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! EN_90246533_0001 SCI
PHOTO: EAST NEWS/SCIENCE PHOTO LIBRARY St John's wort. Illustration of the flowers and leaves of a St John's wort plant (Hypericum perforatum), which is used in herbal medicine. St John's wort grows wild throughout Europe in dry and sunny positions. The leaf tips and flowers are used to treat a variety of ailments, but are most commonly used as an anti-depressant. Tablets made up of concentrated parts of the plant can be bought for this purpose. In traditional herbal medicine, the preparations were used for treating intestinal parasites, lung disorders, bladder problems and diarrhoea. In ancient times, the plant was used to ward off evil spirits.
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! EN_90246679_0003 SCI
PHOTO: EAST NEWS/SCIENCE PHOTO LIBRARY Cannabis. Computer artwork of the leaf of the hemp or marijuana plant, Cannabis sativa. This plant is used as an intoxicating drug. Native to central Asia it is cultivated for three products: fibre from the stems, seed oil, and the drug. The active ingredient of the drug is a resin from glandular hairs on the leaves, stems and flowers. The plant is a fast-growing annual and a common weed in northern India. In good conditions it can grow to over five metres tall. Male and female flowers are borne on different plants, the females being the most potent as the drug is most concentrated in them.
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! EN_90246571_0001 SCI
PHOTO: EAST NEWS/SCIENCE PHOTO LIBRARY Mineral deficiencies in leaves. Illustration of the leaves of a plant, showing the effect of excessive use of fertiliser versus various mineral deficiencies. The growing seedling (at centre right) should have sufficient room in its pot to grow and absorb fertiliser nutrients. At top, a surplus of fertiliser will cause green leaves to curl under. At centre left, nitrogen deficient leaves become pale in colour. Phosphorus deficiency is manifested in curled leaves with purplish undersides (lower left). While a leaf suffering a lack of potassium develops bronze edges (at bottom right).
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! EN_90246639_0001 SCI
PHOTO: EAST NEWS/SCIENCE PHOTO LIBRARY Shepherd's Purse. Illustration of the Shepherd's Purse plant, Capsella bursa-pastoris. The plant is seen with flowering parts (at right) and without. The pubescent basal leaves form a rosette with a tap-root; erect stems bear white-petalled flowers at their tips; the fruits are triangular (as seen beneath the flowers) containing oval seeds. The whole plant can be used for medicinal properties, including the treatment of uterine haemorrhage, nose bleeds, urinary calculosis, and was at one time a drug for malaria. Shepherd's Purse grows profusely as a garden weed and on waste ground, widespread throughout Europe.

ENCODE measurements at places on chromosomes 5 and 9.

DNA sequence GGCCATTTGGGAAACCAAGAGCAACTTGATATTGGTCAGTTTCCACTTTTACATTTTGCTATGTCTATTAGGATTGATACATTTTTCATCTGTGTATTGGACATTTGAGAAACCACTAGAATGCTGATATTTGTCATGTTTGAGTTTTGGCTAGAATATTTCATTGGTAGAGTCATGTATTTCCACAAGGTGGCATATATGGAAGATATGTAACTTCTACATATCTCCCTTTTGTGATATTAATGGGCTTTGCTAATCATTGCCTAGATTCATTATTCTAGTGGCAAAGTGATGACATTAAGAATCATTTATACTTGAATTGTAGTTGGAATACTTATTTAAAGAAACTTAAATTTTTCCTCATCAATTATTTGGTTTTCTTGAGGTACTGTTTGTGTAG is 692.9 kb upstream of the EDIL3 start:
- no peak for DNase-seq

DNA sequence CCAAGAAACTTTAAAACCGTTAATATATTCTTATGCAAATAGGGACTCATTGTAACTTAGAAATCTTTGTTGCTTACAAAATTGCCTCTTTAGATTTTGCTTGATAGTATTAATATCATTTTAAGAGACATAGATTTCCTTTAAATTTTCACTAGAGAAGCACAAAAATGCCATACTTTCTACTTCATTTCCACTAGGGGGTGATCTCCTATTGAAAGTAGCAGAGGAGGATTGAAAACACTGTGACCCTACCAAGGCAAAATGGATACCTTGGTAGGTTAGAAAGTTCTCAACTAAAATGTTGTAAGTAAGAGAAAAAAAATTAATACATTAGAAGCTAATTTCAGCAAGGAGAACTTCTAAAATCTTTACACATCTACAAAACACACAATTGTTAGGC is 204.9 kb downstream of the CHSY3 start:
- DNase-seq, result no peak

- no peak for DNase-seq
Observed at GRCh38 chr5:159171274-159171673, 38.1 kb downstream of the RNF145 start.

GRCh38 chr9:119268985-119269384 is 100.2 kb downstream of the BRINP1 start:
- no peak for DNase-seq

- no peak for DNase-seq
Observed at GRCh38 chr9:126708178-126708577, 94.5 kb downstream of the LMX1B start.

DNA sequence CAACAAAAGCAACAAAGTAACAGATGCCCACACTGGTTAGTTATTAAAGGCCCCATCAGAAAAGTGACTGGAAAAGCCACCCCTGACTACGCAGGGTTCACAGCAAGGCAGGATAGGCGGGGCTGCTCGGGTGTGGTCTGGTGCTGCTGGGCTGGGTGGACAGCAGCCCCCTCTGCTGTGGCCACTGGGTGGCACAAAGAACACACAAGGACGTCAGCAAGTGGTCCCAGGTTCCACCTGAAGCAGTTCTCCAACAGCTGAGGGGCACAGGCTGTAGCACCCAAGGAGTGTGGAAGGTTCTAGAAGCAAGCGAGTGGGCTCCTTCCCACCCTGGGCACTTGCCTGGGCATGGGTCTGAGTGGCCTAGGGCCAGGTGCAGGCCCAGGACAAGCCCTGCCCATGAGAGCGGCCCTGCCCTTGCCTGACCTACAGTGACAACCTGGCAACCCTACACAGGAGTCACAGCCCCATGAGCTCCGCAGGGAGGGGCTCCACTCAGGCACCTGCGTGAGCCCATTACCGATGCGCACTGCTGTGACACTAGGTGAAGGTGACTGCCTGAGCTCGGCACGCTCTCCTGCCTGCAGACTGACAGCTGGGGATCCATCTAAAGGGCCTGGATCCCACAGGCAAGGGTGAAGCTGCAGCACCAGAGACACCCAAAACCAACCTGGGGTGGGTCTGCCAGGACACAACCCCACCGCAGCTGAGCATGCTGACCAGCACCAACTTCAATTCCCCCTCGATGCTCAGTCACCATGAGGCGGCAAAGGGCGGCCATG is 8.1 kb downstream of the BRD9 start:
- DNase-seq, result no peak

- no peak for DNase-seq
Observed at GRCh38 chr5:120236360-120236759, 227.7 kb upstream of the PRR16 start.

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! EN_90246540_0001 SCI
PHOTO: EAST NEWS/SCIENCE PHOTO LIBRARY Dicotyledon leaf. Illustration showing the anatomy and cell structure of a dicotyledon leaf. The lower surface of the leaf is seen at top. Stomata (brown, pores) are present on the lower epidermis through which gaseous exchange occurs. Under the one- cell thick epidermis, two layers of mesophyll cells are found. Spongy mesophyll (green) consists of loosely packed cells; a palisade layer (yellow) contains cells important in photosynthesis. At centre left, a leaf vein (vascular bundle) is surrounded by a bundle sheath (orange); within the sheath are xylem (pink) and phloem (white) cells which transport water and nutrients.
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! EN_90263828_0001 SCI
PHOTO: EAST NEWS/SCIENCE PHOTO LIBRARY Flower anatomy. Illustration of parts of a flower, seen in longitudinal section. The flower is borne on a stalk, with the floral parts attached to a thickened receptacle. Sepals (green) are leaf-like structures that enclose and protect the flower when it is still a bud. Larger petals (red) are usually brightly coloured and may serve to attract pollinators. Within the petals are the male stamens, each made up of a filament and an anther bearing pollen. At centre is the female ovary (here cut through) bearing one or more ovules which may become seeds. The ovary has a long style with a stigma at its tip.
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! EN_90246566_0001 SCI
PHOTO: EAST NEWS/SCIENCE PHOTO LIBRARY Illustration of the vascular system in a plant root. Cross-sections through different layers of this root show elements of its internal anatomy. At lower frame, surface root hairs are involved in water absorption from the soil; the single outer layer of cells (exodermis) and thicker cortex are seen. At centre, the root's internal vascular system contains different types of cells: four groups of phloem cells (two groups are visible here, dark brown); a central area of angular xylem cells with thick lignified walls. Xylem vessels transport water and mineral salts from the root upwards; phloem conducts food down to the root.
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! EN_90254260_0001 SCI
PHOTO: EAST NEWS/SCIENCE PHOTO LIBRARY Cutaway illustration of a plant chloroplast, the unit within the leaf which manufactures the plant's food supply - starch - during photosynthesis. Contained within a double unit membrane are sheet- like lamellae (also called thylakoids) that support the the granal stacks, represented here as stacks of coins. The grana contain the photosynthetic pigments (chlorophylls) which are active in the conversion of the sun's energy into chemical energy. The chloroplast's internal structure is adapted to maximise the amount of light reaching the chlorophyll pigments.